But even after a 5-under 68 on the most gorgeous day at Kapalua this week, one look at the leaderboard told the Canadian he would need another one just like it on Sunday, if not better.
This working vacation suddenly turned into a grind.
Weir, who missed three straight birdie chances inside 10 feet on the back nine, hit a deft chip to 3 feet for birdie on the par-5 18th that put him at 13-under 206 and gave him a one-shot lead over Nick Watney, who birdied his last two holes for a 67.
'I'm going to have to shoot another low one tomorrow,' Weir said.
Daniel Chopra (67) and Jonathan Byrd (69) were another stroke back.
In the 10 years that the season-opening event on the PGA TOUR has been coming to the Plantation Course at Kapalua, there has never been so many players in contention going into the final round. Twelve players were separated by five shots, including defending champion Vijay Singh and Kapalua homeowner Jim Furyk.
'There's a lot of guys that have an opportunity tomorrow,' Steve Stricker said after a 68 that left him four shots behind. 'For me, it's going to take a real low one to catch him. But it's out there.'
Weir had to wait three years to make it back to Kapalua, the longest stretch without winning in his career, and he appears ready to make sure he won't have to do that again. Playing in the final group with Stephen Ames of Calgary, followed along by a gallery with shirts, flags and even tattoos of the Canadian flag, Weir played without a bogey on a soggy course with strong breezes and sensational views.
But he never could pull away, not with the numbers being posted ahead of him.
Weir had three great looks at birdie starting on the 14th, but all of them grazed the lip. He wasn't too worried because the stroke was good, and he had not forgotten the two par saves he made from 12 feet earlier in the round.
'I wanted to go as low as I could,' Weir said. 'I saw a lot of good scores out there and I wanted to keep going.'
Watney made up a lot of ground on his final two holes with an approach that caught the ridge and grain beautifully on the 17th hole that set up a 20-foot birdie, then came up just short of the 650-yard closing hole in two shots for a routine birdie that put him in the final group.
'I hit the ball really well. It was a pretty stress-free day as far as that goes,' Watney said. 'I made some putts coming down the stretch, which is nice, and I'm excited for tomorrow.'
It should be quite the shootout. One birdie can change everything. One mistake can send someone tumbling down the leaderboard.
Ames kept pace through nine holes and was tied with Weir at the turn, but he came up short of the 10th green, made bogey, and did not make another birdie until the final hole. He shot 70 and was alone in fifth at 10-under 209.
The group at 9 under included Furyk, whose 66 matched the low round of the tournament. Furyk, who bought a home years ago off the 18th fairway, had other plans for this week if he didn't win the Canadian Open last year to qualify. Having grown up in western Pennsylvania, he was invited by Pittsburgh Steelers coach to attend the wild-card game Saturday against the Jacksonville Jaguars.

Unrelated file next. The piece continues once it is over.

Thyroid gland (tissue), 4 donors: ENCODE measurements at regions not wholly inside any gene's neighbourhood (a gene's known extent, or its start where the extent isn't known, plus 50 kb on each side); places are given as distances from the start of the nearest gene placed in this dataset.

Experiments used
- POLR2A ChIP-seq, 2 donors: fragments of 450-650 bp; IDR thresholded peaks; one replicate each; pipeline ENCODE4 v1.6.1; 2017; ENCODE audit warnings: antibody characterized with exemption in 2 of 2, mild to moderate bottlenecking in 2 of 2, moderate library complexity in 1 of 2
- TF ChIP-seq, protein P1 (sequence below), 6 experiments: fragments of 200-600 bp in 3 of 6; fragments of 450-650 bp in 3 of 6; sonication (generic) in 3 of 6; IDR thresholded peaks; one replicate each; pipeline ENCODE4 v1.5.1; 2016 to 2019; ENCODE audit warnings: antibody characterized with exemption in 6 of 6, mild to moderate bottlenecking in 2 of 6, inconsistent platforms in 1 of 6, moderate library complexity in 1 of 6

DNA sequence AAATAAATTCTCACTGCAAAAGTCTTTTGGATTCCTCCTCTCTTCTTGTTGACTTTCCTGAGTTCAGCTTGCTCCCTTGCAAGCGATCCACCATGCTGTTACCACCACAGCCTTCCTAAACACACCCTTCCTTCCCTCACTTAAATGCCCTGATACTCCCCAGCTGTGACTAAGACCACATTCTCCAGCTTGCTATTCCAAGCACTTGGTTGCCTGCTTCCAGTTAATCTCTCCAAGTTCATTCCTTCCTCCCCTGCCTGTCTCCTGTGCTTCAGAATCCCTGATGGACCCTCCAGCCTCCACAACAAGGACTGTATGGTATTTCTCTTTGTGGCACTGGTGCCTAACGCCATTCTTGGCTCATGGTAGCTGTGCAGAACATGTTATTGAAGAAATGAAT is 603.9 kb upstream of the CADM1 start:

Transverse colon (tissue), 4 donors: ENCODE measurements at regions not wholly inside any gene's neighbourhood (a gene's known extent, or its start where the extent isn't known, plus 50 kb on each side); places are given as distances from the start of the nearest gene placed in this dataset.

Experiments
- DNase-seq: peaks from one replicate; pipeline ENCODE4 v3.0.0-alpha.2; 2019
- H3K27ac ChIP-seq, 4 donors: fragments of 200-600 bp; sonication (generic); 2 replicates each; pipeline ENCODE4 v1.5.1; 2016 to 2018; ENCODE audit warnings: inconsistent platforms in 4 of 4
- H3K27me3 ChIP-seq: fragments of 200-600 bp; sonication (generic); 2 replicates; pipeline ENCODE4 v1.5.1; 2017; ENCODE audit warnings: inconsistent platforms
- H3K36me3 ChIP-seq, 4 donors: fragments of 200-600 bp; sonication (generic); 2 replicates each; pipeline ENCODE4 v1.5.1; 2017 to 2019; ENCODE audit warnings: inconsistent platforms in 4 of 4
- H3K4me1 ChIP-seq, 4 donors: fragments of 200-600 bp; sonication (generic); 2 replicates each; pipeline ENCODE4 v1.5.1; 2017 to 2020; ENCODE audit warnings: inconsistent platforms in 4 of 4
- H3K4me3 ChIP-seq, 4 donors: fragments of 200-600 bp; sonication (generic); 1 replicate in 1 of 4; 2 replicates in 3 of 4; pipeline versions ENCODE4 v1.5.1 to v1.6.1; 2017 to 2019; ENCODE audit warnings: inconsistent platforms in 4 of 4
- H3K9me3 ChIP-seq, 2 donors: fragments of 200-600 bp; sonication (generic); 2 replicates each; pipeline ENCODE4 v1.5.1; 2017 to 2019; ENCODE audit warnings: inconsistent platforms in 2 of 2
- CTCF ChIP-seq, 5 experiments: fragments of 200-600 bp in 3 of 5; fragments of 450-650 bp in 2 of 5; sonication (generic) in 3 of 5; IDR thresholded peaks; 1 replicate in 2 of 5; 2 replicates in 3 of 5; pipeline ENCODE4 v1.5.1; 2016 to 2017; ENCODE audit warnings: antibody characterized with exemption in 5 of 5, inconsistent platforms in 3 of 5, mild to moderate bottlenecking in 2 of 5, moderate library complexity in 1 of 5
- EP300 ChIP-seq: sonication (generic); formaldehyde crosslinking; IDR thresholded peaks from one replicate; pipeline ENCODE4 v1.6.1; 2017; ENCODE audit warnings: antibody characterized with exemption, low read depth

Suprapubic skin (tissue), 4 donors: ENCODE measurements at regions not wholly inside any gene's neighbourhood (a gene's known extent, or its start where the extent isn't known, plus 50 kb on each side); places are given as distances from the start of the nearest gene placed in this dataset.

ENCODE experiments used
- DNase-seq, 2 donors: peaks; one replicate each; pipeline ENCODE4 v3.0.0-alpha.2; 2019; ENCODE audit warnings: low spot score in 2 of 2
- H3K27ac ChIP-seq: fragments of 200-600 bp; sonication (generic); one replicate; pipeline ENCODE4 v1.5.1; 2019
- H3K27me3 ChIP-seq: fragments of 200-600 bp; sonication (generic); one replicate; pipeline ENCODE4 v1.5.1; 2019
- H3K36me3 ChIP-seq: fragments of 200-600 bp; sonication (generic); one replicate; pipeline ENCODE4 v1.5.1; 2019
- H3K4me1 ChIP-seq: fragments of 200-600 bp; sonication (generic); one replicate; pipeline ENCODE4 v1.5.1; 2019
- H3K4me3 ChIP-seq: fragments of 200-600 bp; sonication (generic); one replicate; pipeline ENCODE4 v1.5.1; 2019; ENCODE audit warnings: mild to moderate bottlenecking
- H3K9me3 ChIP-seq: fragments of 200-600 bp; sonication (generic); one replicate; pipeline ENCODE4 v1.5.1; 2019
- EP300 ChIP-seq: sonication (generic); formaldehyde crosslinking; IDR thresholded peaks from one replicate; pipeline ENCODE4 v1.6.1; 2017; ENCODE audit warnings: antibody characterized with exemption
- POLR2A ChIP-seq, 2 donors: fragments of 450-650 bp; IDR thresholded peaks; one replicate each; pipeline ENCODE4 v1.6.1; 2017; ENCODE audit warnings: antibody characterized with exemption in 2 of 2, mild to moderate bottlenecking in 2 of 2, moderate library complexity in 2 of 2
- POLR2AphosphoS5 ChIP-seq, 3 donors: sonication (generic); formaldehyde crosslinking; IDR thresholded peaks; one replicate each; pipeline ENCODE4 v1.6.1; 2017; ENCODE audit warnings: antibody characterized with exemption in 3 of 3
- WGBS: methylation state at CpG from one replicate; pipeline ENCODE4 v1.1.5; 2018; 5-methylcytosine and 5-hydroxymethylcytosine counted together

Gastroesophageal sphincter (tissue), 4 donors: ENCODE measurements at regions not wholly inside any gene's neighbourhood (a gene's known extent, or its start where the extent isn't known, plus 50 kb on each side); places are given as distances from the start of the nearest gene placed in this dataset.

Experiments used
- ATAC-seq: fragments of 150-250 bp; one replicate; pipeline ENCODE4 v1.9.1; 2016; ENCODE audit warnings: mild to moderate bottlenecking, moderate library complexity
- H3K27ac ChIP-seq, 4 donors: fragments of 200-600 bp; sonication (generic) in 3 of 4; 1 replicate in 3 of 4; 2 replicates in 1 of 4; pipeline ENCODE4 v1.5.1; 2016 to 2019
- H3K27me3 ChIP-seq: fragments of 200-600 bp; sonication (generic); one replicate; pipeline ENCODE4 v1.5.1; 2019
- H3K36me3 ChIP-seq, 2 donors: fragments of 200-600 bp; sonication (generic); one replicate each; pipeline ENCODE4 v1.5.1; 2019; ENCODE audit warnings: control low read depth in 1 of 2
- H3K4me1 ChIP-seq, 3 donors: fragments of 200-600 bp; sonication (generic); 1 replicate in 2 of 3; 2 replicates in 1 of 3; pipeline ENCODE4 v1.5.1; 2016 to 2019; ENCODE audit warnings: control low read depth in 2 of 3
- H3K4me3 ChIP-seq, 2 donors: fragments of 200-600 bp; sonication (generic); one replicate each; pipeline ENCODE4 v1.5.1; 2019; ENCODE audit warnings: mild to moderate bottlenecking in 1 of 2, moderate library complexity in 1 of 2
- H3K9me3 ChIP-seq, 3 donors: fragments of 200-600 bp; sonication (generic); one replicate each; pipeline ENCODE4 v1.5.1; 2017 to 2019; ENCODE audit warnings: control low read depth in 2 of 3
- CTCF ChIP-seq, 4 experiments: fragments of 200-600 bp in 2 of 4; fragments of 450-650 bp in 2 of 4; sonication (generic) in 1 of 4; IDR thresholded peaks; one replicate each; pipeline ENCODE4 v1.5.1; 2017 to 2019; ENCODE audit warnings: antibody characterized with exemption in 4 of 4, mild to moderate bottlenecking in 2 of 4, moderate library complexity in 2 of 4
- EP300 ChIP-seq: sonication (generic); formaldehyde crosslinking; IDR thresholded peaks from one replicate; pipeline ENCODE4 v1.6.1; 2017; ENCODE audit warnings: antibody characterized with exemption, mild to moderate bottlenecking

'I guess it's too bad I won last year,' he said. 'I would have enjoyed that immensely.'
Kapalua isn't too bad, especially because Furyk hasn't been at his best on the Plantation Course since winning in 2001. Also at 9-under 210 were Justin Leonard and Brandt Snedeker, while Singh, Chad Cambell and U.S. Open champion Angel Cabrera followed at 8 under.
'For whatever reason, there just isn't much separation, which is good for me because I haven't done anything to separate myself,' Leonard said. 'There's a lot of guys there. It would be easier being four shots behind with only a couple of players ahead of you. I'm not going out there thinking about winning the tournament, but it is doable.'
Weir attributed the bunched leaderboard to the conditions, which have been soft all week. One year he was at Kapalua, Ernie Els hit a drive so far on the par-5 15th that he had only an 8-iron into the green, and most of the field could reach the downhill, downwind closing hole in two shots because of how fast the ball runs on the fairways.
With balls slowed by the wet grass, the advantage for big hitters isn't as great.
'I think maybe some of the longer guys can't separate themselves as much because the ball is not traveling out there as much,' Weir said. 'You see a lot of guys in the same areas. That's probably why the scores are a little more bunched.'
Paul Goydos gets the award for most improved this week. After opening with an 81, he was eight shots better with a 73 in the second round, and followed that with a 67 on Saturday. ... Henrik Stenson and Joe Ogilvie are the only players who have yet to break par this week on the Plantation Course. ... With more rain overnight, rules officials allowed players to lift, clean and place their ball on the short grass for the first time this week.
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